Alcestis is the story of a king, Admetus, who escapes death when his wife, Alcestis, volunteers to die in his place. Ted Hughes's version goes beyond translation to an inspired rethinking of the story in terms of his own vision of human suffering.
Although he started working on this piece in 1993, he did not finish it until a few months before his death in 1998. It is the culmination of an extraordinarily productive period of work, which saw the publication of Tales from Ovid (1997), Birthday Letters (1998) - winners, consecutively, of the Whitbread Book of the Year - and The Oresteia (1999).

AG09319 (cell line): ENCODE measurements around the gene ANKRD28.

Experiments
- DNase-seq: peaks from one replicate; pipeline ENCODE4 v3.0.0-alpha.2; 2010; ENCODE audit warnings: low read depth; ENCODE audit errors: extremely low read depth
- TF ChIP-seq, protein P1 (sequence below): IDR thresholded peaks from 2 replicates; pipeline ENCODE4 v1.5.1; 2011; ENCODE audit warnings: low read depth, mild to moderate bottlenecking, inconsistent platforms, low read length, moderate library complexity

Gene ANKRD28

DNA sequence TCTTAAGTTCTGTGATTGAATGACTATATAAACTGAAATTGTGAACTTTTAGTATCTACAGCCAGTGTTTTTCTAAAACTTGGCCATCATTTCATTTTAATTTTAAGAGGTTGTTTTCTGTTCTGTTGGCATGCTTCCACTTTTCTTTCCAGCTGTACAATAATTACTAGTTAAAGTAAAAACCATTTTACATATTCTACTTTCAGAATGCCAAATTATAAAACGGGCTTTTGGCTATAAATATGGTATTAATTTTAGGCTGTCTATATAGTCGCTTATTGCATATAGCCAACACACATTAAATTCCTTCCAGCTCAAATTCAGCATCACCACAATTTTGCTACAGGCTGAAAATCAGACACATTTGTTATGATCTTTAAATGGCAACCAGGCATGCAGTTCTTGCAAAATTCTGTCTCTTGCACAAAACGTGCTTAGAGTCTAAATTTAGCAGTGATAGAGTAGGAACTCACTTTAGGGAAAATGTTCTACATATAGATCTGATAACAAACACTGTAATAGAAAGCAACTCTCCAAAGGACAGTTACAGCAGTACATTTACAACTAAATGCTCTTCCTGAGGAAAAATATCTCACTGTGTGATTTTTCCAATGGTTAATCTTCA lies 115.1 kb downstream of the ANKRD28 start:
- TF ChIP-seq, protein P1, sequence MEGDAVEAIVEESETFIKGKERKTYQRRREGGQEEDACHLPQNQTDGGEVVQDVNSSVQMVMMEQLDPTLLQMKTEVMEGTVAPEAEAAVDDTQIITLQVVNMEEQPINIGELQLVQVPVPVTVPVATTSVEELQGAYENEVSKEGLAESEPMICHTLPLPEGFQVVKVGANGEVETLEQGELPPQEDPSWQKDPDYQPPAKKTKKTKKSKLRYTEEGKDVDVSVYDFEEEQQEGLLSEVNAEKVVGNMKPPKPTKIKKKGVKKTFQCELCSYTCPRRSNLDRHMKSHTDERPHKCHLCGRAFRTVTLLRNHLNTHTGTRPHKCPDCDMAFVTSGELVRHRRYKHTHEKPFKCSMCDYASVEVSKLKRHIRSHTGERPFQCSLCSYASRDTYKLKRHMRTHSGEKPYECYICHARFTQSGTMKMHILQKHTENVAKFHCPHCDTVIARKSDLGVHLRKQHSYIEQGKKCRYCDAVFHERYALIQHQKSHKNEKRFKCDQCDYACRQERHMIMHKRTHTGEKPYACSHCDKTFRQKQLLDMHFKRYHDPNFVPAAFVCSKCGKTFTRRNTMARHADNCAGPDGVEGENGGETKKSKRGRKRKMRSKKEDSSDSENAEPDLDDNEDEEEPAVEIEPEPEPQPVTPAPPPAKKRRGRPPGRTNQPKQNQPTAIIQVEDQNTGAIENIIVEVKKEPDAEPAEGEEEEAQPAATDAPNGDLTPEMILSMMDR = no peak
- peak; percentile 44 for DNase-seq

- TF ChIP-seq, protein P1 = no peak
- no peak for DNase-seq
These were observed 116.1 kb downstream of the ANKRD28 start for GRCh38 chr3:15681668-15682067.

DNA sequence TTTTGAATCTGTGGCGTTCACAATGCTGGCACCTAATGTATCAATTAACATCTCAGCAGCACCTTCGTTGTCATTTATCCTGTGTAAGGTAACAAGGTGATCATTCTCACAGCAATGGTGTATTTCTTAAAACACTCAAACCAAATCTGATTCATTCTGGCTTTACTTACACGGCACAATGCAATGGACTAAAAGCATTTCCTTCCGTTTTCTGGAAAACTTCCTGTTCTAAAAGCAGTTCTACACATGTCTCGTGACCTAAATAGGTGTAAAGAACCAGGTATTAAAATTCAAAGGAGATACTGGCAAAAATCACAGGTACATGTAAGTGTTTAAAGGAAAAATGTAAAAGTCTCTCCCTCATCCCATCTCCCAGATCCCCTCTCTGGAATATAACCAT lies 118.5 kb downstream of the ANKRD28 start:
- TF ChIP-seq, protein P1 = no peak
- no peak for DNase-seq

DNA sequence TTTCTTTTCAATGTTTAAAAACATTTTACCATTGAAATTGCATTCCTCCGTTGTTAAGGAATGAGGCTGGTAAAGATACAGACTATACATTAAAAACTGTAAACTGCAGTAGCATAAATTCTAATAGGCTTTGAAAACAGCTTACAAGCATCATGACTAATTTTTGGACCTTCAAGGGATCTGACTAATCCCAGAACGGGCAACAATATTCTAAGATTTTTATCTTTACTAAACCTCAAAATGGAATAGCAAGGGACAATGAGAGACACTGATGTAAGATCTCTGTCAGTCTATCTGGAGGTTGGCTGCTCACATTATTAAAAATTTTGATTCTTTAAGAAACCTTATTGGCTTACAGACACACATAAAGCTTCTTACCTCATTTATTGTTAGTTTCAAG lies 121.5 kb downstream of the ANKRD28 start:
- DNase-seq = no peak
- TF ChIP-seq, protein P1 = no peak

In the judgement of posterity Hughes's versions of Greek and Latin classics may turn out to be among his greatest achievements. Alcestis is Euripides's drama of the king doomed to an early death whose wife volunteers to take his place. Hughes recreates the work in a style that is highly contemporary ('I killed the electro-technocrats, those Titans, Who made the thunderbolt', boasts Apollo) but appropriately dignified and magisterial. This inspired retelling of the play offers Hughes's own perspective on human suffering and was completed just before he died. (Kirkus UK)